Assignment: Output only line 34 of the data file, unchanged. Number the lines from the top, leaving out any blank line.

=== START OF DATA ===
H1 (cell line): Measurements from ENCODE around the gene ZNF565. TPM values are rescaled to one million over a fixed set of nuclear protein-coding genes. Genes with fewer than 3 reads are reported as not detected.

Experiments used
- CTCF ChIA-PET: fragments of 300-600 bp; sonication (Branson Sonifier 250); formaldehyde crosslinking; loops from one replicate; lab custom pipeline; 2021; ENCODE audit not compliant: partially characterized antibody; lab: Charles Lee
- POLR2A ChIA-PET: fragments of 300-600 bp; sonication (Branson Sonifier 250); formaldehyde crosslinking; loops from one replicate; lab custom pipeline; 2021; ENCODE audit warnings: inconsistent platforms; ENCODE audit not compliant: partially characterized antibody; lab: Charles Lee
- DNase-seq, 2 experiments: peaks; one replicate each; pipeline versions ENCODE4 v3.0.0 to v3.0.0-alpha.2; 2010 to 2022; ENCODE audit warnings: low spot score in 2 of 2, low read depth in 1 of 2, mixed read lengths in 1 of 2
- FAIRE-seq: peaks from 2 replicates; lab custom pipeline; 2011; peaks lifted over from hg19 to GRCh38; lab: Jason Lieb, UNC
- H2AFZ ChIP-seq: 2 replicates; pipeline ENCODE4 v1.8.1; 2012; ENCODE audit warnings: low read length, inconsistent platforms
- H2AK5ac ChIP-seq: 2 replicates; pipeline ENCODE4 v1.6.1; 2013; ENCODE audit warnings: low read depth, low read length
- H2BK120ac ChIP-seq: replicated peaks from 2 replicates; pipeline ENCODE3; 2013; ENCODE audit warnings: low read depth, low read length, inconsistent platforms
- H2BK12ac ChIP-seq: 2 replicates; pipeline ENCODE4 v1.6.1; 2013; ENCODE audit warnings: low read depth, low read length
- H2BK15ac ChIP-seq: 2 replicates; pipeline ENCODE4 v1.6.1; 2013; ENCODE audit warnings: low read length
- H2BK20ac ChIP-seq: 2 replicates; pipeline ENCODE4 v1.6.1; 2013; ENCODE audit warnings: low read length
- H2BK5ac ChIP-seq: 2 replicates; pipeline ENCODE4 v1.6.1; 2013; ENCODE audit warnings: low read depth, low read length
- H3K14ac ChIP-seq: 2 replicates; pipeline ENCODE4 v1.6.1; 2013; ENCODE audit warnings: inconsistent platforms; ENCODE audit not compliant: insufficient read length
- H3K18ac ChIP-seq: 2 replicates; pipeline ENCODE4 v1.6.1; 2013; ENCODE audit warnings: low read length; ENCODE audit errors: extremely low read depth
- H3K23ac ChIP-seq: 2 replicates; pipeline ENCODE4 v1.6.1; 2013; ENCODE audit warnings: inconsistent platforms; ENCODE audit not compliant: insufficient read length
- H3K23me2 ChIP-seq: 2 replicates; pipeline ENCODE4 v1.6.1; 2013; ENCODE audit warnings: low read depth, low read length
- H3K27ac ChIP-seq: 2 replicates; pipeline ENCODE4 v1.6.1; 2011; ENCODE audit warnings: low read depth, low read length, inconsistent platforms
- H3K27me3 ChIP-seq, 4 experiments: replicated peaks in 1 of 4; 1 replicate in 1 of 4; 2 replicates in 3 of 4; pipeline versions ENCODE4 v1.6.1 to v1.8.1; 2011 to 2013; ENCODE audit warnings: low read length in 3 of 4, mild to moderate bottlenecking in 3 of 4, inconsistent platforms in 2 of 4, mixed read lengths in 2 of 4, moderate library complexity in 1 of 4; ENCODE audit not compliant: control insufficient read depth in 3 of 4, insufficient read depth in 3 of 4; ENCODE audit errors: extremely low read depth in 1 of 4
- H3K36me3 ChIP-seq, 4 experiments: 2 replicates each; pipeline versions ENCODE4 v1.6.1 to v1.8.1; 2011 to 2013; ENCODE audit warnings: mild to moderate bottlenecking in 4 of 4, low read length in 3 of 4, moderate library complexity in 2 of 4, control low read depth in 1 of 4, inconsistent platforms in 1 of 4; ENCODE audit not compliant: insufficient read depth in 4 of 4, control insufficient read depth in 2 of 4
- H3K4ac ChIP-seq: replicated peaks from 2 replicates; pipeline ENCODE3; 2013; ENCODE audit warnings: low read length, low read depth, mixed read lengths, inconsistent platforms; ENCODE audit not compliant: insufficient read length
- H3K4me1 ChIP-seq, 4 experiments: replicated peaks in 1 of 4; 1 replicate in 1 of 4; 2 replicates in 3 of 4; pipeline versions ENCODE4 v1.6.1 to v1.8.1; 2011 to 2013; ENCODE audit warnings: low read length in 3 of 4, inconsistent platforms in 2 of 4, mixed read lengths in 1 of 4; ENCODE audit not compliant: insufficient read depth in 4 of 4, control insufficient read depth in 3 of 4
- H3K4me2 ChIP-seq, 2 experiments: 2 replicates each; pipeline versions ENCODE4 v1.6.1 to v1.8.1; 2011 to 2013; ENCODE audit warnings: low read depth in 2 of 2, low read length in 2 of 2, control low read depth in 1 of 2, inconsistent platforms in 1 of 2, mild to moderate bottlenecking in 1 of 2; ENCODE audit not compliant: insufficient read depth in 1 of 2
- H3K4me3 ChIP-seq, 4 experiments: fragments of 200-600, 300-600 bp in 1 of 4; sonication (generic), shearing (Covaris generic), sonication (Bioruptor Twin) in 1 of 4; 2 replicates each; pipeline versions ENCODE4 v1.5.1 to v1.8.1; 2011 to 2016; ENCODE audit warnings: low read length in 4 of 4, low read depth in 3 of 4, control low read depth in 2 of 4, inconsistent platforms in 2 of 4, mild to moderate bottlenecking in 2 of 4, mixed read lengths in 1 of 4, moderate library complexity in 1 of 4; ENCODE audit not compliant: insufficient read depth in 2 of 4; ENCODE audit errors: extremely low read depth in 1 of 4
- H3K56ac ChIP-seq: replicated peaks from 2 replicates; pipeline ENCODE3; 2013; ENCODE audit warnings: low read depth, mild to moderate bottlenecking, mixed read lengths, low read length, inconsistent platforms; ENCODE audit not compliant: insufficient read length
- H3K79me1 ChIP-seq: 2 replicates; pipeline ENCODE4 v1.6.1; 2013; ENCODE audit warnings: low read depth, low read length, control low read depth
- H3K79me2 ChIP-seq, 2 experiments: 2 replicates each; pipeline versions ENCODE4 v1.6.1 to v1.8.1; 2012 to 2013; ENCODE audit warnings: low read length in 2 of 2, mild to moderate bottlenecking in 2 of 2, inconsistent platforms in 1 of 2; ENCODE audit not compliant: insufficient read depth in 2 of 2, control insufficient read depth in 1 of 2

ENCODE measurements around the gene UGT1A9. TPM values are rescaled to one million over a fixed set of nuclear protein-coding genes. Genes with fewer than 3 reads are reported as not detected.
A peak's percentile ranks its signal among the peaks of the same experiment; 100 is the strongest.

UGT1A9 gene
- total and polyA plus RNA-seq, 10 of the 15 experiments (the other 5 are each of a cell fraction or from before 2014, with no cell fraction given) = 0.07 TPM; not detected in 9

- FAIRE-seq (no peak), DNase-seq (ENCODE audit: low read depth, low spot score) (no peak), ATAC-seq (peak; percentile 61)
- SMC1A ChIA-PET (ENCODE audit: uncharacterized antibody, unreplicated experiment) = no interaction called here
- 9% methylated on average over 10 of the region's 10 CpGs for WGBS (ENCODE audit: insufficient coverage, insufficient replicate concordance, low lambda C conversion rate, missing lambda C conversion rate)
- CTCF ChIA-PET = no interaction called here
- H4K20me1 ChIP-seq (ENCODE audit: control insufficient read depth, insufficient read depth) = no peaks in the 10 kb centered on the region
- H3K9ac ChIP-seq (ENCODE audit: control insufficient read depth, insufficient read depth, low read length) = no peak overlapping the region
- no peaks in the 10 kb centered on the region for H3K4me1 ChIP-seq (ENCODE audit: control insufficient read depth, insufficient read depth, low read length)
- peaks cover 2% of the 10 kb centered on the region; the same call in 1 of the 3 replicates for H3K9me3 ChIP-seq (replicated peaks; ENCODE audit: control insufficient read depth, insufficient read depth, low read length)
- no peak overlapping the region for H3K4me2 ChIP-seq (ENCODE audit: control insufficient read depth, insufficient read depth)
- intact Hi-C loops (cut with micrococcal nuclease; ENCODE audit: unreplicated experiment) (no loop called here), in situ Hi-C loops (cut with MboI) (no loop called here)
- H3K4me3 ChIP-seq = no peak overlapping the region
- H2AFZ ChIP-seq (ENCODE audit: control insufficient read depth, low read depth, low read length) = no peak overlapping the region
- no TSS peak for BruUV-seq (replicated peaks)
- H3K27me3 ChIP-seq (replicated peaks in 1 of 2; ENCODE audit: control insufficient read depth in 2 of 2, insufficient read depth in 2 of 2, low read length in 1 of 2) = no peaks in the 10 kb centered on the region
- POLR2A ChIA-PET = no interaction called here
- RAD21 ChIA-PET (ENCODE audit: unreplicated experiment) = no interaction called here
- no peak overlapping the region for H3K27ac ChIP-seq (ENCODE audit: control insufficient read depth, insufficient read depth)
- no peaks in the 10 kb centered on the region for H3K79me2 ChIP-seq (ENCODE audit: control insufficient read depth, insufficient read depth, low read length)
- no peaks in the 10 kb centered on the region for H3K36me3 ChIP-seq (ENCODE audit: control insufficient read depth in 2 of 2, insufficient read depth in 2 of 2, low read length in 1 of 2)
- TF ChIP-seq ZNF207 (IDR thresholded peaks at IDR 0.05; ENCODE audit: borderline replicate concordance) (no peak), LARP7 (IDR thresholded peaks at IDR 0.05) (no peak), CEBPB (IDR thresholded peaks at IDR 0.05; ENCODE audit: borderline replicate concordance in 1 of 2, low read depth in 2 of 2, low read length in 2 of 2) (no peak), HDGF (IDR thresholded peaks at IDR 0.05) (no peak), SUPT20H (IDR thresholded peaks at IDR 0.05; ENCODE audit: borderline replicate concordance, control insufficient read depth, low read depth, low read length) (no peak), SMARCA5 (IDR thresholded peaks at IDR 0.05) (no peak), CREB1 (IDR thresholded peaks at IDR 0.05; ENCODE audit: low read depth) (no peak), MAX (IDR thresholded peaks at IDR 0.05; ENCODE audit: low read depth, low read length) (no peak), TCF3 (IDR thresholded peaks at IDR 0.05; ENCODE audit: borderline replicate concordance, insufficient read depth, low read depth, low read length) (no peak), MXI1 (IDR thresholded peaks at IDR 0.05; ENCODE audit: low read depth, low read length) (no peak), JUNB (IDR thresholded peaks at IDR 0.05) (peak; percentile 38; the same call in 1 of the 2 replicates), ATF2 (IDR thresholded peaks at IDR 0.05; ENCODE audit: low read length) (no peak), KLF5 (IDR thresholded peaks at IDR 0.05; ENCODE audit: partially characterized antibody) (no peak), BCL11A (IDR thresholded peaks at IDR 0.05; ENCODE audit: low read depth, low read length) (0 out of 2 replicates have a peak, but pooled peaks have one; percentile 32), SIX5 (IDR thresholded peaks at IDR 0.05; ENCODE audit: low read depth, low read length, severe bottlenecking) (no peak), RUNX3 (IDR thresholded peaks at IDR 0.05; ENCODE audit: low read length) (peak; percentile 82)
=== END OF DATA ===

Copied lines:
- 9% methylated on average over 10 of the region's 10 CpGs for WGBS (ENCODE audit: insufficient coverage, insufficient replicate concordance, low lambda C conversion rate, missing lambda C conversion rate)